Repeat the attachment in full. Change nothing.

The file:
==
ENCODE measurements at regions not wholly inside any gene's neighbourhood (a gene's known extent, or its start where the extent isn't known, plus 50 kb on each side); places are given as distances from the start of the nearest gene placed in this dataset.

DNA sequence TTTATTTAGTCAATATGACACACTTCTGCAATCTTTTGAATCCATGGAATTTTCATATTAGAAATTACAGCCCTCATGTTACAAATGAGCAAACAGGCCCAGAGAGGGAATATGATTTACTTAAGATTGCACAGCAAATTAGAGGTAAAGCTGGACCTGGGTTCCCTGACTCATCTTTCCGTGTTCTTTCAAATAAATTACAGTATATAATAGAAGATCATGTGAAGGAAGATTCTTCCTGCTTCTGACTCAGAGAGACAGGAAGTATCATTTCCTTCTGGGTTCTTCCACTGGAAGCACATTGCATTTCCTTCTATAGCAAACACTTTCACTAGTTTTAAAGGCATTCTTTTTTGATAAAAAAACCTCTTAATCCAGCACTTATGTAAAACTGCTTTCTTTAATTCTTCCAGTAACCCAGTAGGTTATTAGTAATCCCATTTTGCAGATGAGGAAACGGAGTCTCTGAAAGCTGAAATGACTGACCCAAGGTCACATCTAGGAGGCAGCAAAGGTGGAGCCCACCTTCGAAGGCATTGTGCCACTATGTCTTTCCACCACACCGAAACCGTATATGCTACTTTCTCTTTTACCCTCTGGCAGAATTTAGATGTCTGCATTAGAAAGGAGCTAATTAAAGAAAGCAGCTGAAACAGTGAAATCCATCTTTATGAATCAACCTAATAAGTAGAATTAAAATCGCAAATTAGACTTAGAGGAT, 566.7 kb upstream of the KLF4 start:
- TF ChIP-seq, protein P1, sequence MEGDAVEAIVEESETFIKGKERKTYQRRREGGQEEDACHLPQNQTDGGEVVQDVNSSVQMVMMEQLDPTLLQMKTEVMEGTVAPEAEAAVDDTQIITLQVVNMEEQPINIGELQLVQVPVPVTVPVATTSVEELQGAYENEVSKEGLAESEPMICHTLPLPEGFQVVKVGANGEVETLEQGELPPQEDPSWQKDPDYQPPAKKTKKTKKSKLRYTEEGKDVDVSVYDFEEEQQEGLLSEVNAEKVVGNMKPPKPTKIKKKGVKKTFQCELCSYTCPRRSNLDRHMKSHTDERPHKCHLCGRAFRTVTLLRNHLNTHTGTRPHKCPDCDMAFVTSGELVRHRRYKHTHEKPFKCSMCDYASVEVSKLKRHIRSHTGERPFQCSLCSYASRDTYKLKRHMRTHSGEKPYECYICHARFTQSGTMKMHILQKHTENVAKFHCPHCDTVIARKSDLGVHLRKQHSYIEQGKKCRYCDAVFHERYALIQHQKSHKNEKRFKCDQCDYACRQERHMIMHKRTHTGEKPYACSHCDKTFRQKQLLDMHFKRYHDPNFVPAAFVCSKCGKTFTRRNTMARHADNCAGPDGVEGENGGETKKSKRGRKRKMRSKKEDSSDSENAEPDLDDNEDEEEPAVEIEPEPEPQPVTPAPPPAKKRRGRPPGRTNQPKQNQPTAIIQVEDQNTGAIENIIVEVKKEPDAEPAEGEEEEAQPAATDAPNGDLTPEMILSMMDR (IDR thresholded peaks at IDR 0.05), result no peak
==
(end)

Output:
ENCODE measurements at regions not wholly inside any gene's neighbourhood (a gene's known extent, or its start where the extent isn't known, plus 50 kb on each side); places are given as distances from the start of the nearest gene placed in this dataset.

DNA sequence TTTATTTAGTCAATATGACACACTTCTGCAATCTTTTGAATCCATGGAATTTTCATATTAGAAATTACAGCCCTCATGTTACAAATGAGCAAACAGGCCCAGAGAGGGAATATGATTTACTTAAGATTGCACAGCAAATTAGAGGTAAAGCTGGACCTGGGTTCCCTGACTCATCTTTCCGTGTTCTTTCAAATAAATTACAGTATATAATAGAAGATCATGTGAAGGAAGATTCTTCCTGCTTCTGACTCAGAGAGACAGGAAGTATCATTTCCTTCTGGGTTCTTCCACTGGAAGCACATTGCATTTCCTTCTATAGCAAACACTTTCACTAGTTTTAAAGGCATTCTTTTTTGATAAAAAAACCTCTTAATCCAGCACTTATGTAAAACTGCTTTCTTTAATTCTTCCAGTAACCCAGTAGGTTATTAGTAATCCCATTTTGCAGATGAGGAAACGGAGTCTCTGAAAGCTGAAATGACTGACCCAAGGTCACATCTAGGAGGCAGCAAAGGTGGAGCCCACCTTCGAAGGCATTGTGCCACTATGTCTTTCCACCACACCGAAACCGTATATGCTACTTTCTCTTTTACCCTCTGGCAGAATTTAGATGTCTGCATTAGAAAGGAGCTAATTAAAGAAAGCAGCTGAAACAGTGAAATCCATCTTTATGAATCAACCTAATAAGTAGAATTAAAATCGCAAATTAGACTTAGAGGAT, 566.7 kb upstream of the KLF4 start:
- TF ChIP-seq, protein P1, sequence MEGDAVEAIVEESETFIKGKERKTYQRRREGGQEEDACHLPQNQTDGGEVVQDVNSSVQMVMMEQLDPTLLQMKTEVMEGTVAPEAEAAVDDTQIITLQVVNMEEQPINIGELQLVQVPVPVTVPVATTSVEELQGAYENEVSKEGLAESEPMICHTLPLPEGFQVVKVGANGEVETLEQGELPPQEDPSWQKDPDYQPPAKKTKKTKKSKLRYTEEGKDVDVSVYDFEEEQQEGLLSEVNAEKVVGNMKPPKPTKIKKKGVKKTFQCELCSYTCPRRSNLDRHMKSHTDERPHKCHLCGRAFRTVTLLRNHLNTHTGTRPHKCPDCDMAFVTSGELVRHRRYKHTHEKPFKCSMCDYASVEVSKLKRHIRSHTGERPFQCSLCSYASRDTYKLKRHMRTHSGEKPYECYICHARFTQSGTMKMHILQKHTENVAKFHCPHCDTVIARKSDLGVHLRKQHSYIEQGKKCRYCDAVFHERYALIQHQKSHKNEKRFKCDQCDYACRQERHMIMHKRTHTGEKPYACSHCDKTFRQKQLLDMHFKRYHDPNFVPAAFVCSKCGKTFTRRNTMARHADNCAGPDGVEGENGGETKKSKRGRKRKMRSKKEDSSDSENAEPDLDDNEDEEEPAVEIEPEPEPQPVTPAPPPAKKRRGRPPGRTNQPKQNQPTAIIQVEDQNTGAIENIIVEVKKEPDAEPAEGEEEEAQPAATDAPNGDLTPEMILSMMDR (IDR thresholded peaks at IDR 0.05), result no peak